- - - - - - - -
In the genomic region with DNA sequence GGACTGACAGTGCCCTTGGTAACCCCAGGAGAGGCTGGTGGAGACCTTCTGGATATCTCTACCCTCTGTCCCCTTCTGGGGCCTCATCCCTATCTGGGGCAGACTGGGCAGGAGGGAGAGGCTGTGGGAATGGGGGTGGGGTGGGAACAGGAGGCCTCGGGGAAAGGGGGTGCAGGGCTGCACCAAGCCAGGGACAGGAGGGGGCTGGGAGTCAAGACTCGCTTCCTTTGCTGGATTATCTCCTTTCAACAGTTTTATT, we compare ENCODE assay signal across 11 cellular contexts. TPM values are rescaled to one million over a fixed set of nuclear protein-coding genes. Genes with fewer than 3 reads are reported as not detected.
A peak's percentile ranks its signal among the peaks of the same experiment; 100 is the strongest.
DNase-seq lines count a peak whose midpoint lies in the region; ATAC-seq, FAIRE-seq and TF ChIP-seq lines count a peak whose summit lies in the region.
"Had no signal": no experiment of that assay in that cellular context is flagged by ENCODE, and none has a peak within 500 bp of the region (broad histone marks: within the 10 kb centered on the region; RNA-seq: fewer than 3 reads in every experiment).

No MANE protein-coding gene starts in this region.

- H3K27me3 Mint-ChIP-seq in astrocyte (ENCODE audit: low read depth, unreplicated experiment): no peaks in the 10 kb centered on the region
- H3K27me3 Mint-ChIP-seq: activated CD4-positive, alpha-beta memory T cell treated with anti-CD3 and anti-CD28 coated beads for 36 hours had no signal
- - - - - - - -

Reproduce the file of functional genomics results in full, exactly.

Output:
In the genomic region with DNA sequence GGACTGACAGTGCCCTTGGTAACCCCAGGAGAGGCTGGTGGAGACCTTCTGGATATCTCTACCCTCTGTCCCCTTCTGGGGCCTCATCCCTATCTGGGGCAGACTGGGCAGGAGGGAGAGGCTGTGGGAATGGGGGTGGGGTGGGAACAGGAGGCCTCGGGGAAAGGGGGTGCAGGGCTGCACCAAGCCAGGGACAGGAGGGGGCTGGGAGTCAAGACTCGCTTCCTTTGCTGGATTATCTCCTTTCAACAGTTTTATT, we compare ENCODE assay signal across 11 cellular contexts. TPM values are rescaled to one million over a fixed set of nuclear protein-coding genes. Genes with fewer than 3 reads are reported as not detected.
A peak's percentile ranks its signal among the peaks of the same experiment; 100 is the strongest.
DNase-seq lines count a peak whose midpoint lies in the region; ATAC-seq, FAIRE-seq and TF ChIP-seq lines count a peak whose summit lies in the region.
"Had no signal": no experiment of that assay in that cellular context is flagged by ENCODE, and none has a peak within 500 bp of the region (broad histone marks: within the 10 kb centered on the region; RNA-seq: fewer than 3 reads in every experiment).

No MANE protein-coding gene starts in this region.

- H3K27me3 Mint-ChIP-seq in astrocyte (ENCODE audit: low read depth, unreplicated experiment): no peaks in the 10 kb centered on the region
- H3K27me3 Mint-ChIP-seq: activated CD4-positive, alpha-beta memory T cell treated with anti-CD3 and anti-CD28 coated beads for 36 hours had no signal